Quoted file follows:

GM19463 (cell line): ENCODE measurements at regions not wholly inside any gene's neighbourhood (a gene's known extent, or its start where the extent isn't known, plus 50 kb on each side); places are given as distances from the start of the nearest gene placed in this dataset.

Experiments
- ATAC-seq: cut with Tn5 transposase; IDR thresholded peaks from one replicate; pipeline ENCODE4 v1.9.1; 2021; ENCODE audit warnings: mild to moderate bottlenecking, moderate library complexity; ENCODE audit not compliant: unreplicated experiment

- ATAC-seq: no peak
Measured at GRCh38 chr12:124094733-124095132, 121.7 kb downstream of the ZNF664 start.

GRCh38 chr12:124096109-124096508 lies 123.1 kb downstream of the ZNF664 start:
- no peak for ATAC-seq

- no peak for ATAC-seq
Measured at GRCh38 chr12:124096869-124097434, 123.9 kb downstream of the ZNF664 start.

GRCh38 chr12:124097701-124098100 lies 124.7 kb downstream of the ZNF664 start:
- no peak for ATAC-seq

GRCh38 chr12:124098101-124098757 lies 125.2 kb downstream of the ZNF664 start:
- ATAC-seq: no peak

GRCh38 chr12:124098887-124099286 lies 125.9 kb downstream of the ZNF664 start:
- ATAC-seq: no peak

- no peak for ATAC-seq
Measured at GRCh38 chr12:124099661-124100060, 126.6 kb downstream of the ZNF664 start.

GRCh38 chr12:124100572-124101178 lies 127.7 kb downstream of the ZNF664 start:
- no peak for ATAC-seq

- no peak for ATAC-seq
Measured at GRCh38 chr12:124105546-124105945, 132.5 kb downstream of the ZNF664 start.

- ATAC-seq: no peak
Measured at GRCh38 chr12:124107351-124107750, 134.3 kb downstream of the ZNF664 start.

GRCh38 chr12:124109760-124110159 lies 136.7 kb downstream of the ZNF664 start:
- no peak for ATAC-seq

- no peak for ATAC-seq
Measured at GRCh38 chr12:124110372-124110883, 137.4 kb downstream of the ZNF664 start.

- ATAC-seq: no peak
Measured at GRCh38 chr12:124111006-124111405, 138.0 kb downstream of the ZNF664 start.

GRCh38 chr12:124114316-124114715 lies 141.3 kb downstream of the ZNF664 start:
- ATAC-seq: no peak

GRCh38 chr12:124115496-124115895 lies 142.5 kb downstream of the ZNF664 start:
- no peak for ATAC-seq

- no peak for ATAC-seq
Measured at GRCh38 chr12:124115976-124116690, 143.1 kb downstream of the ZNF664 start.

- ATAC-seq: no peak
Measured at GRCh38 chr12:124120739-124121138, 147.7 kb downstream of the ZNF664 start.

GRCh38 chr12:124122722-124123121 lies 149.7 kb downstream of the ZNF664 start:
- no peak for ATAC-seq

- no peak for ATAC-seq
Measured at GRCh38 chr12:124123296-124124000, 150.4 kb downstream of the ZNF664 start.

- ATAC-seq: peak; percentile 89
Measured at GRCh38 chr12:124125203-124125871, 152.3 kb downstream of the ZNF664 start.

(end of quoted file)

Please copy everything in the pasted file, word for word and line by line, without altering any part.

GM19463 (cell line): ENCODE measurements at regions not wholly inside any gene's neighbourhood (a gene's known extent, or its start where the extent isn't known, plus 50 kb on each side); places are given as distances from the start of the nearest gene placed in this dataset.

Experiments
- ATAC-seq: cut with Tn5 transposase; IDR thresholded peaks from one replicate; pipeline ENCODE4 v1.9.1; 2021; ENCODE audit warnings: mild to moderate bottlenecking, moderate library complexity; ENCODE audit not compliant: unreplicated experiment

- ATAC-seq: no peak
Measured at GRCh38 chr12:124094733-124095132, 121.7 kb downstream of the ZNF664 start.

GRCh38 chr12:124096109-124096508 lies 123.1 kb downstream of the ZNF664 start:
- no peak for ATAC-seq

- no peak for ATAC-seq
Measured at GRCh38 chr12:124096869-124097434, 123.9 kb downstream of the ZNF664 start.

GRCh38 chr12:124097701-124098100 lies 124.7 kb downstream of the ZNF664 start:
- no peak for ATAC-seq

GRCh38 chr12:124098101-124098757 lies 125.2 kb downstream of the ZNF664 start:
- ATAC-seq: no peak

GRCh38 chr12:124098887-124099286 lies 125.9 kb downstream of the ZNF664 start:
- ATAC-seq: no peak

- no peak for ATAC-seq
Measured at GRCh38 chr12:124099661-124100060, 126.6 kb downstream of the ZNF664 start.

GRCh38 chr12:124100572-124101178 lies 127.7 kb downstream of the ZNF664 start:
- no peak for ATAC-seq

- no peak for ATAC-seq
Measured at GRCh38 chr12:124105546-124105945, 132.5 kb downstream of the ZNF664 start.

- ATAC-seq: no peak
Measured at GRCh38 chr12:124107351-124107750, 134.3 kb downstream of the ZNF664 start.

GRCh38 chr12:124109760-124110159 lies 136.7 kb downstream of the ZNF664 start:
- no peak for ATAC-seq

- no peak for ATAC-seq
Measured at GRCh38 chr12:124110372-124110883, 137.4 kb downstream of the ZNF664 start.

- ATAC-seq: no peak
Measured at GRCh38 chr12:124111006-124111405, 138.0 kb downstream of the ZNF664 start.

GRCh38 chr12:124114316-124114715 lies 141.3 kb downstream of the ZNF664 start:
- ATAC-seq: no peak

GRCh38 chr12:124115496-124115895 lies 142.5 kb downstream of the ZNF664 start:
- no peak for ATAC-seq

- no peak for ATAC-seq
Measured at GRCh38 chr12:124115976-124116690, 143.1 kb downstream of the ZNF664 start.

- ATAC-seq: no peak
Measured at GRCh38 chr12:124120739-124121138, 147.7 kb downstream of the ZNF664 start.

GRCh38 chr12:124122722-124123121 lies 149.7 kb downstream of the ZNF664 start:
- no peak for ATAC-seq

- no peak for ATAC-seq
Measured at GRCh38 chr12:124123296-124124000, 150.4 kb downstream of the ZNF664 start.

- ATAC-seq: peak; percentile 89
Measured at GRCh38 chr12:124125203-124125871, 152.3 kb downstream of the ZNF664 start.